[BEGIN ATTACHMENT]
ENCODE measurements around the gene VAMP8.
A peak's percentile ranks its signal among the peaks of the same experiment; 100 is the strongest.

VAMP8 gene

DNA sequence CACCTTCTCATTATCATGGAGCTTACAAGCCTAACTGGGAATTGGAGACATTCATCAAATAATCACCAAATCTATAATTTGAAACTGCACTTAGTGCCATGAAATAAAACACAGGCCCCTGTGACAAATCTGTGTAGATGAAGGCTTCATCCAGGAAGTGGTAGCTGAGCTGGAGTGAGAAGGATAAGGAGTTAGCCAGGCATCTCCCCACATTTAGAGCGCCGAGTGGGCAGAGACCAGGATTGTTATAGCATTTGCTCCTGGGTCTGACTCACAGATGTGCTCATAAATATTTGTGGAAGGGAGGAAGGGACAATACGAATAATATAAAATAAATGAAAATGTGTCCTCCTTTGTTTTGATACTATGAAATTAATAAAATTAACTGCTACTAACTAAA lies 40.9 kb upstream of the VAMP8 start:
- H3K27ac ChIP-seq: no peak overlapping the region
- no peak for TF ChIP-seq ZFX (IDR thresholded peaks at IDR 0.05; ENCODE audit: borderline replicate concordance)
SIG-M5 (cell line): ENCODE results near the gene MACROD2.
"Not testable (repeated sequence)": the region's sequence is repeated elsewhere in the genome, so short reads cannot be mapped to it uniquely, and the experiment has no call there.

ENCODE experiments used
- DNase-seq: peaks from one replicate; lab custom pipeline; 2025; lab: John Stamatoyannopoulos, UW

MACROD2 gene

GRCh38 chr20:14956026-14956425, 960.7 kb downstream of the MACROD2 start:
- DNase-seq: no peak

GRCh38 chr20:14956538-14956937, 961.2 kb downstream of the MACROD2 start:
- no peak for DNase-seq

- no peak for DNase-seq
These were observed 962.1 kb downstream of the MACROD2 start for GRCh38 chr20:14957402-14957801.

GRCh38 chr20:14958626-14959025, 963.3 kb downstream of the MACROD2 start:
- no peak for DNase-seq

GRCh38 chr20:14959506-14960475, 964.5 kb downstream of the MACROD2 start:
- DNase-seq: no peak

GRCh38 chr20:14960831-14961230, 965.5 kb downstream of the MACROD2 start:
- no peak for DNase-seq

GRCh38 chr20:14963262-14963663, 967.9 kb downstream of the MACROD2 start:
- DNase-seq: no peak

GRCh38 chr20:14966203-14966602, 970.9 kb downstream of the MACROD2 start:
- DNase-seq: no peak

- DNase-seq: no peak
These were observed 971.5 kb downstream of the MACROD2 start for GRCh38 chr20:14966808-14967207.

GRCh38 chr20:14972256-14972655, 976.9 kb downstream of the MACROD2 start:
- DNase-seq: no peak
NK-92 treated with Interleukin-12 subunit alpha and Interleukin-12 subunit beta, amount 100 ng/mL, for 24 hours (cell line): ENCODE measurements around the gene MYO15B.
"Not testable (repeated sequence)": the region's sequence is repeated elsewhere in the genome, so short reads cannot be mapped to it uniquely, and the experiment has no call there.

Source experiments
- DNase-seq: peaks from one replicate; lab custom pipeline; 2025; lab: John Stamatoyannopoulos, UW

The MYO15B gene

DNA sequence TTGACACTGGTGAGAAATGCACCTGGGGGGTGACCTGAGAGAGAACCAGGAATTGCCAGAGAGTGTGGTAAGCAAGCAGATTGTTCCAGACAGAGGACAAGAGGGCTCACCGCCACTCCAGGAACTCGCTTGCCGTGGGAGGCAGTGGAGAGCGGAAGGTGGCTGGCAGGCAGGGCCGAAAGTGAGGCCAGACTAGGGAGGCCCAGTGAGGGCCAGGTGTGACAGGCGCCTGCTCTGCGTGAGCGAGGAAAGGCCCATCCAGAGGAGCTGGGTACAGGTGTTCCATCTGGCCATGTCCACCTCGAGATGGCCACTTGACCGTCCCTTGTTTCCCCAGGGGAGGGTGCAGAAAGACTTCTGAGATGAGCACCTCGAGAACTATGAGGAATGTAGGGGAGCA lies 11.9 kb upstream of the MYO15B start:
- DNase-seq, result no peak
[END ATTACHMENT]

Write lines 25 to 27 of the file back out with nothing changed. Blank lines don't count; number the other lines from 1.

- DNase-seq: no peak

GRCh38 chr20:14966203-14966602, 970.9 kb downstream of the MACROD2 start:
- DNase-seq: no peak